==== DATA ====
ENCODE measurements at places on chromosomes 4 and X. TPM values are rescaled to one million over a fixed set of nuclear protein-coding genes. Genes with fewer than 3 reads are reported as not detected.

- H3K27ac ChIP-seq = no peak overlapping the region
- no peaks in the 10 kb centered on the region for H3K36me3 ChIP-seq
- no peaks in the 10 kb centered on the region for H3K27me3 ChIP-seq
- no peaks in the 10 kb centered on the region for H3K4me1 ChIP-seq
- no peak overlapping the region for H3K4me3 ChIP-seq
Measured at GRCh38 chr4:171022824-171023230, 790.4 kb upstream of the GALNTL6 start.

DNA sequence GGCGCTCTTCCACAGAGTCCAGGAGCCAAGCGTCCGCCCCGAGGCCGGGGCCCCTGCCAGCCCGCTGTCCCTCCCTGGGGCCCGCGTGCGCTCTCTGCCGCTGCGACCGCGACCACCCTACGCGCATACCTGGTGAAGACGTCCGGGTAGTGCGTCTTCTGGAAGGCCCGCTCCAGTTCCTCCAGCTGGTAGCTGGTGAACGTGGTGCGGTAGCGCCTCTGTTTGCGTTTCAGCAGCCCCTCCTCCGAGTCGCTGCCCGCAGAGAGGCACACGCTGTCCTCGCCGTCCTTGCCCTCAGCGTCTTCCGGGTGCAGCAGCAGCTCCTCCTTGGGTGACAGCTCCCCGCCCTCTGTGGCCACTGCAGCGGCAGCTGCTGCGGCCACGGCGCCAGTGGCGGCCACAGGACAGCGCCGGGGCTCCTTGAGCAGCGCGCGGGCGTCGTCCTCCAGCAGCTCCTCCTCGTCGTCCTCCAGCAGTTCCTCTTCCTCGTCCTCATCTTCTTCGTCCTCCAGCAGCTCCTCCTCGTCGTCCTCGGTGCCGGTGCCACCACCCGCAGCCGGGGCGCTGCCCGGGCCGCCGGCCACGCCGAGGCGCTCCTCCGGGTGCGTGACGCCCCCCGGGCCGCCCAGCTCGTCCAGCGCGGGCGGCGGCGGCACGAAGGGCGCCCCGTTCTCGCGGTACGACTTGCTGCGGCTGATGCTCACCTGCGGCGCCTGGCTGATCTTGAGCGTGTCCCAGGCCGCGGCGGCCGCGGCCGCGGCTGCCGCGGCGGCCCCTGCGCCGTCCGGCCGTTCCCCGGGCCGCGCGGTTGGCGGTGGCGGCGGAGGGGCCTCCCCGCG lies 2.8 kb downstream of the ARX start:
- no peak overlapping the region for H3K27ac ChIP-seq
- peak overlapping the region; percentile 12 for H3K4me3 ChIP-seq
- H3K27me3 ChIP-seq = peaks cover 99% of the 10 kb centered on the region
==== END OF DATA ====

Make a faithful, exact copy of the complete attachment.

ENCODE measurements at places on chromosomes 4 and X. TPM values are rescaled to one million over a fixed set of nuclear protein-coding genes. Genes with fewer than 3 reads are reported as not detected.

- H3K27ac ChIP-seq = no peak overlapping the region
- no peaks in the 10 kb centered on the region for H3K36me3 ChIP-seq
- no peaks in the 10 kb centered on the region for H3K27me3 ChIP-seq
- no peaks in the 10 kb centered on the region for H3K4me1 ChIP-seq
- no peak overlapping the region for H3K4me3 ChIP-seq
Measured at GRCh38 chr4:171022824-171023230, 790.4 kb upstream of the GALNTL6 start.

DNA sequence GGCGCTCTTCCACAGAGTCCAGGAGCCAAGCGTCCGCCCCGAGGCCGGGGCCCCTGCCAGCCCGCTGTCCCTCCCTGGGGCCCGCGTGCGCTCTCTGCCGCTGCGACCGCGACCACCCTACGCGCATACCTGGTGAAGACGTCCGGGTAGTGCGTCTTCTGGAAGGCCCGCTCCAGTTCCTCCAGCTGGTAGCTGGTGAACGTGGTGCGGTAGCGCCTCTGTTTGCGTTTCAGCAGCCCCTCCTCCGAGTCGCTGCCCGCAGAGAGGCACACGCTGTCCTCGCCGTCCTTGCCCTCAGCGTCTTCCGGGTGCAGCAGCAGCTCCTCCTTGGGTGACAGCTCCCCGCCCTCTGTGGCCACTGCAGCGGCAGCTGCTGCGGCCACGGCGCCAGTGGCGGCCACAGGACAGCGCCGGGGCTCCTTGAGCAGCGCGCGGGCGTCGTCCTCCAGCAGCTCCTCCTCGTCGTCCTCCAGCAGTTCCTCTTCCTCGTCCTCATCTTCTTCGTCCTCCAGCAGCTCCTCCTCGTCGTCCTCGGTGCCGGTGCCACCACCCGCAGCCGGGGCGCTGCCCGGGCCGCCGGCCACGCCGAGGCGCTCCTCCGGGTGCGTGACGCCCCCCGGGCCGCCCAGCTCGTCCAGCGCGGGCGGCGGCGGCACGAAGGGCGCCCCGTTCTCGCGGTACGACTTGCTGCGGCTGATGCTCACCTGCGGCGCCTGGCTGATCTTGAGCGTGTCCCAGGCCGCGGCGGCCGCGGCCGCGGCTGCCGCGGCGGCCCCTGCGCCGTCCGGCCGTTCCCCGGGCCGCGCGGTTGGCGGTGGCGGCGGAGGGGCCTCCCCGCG lies 2.8 kb downstream of the ARX start:
- no peak overlapping the region for H3K27ac ChIP-seq
- peak overlapping the region; percentile 12 for H3K4me3 ChIP-seq
- H3K27me3 ChIP-seq = peaks cover 99% of the 10 kb centered on the region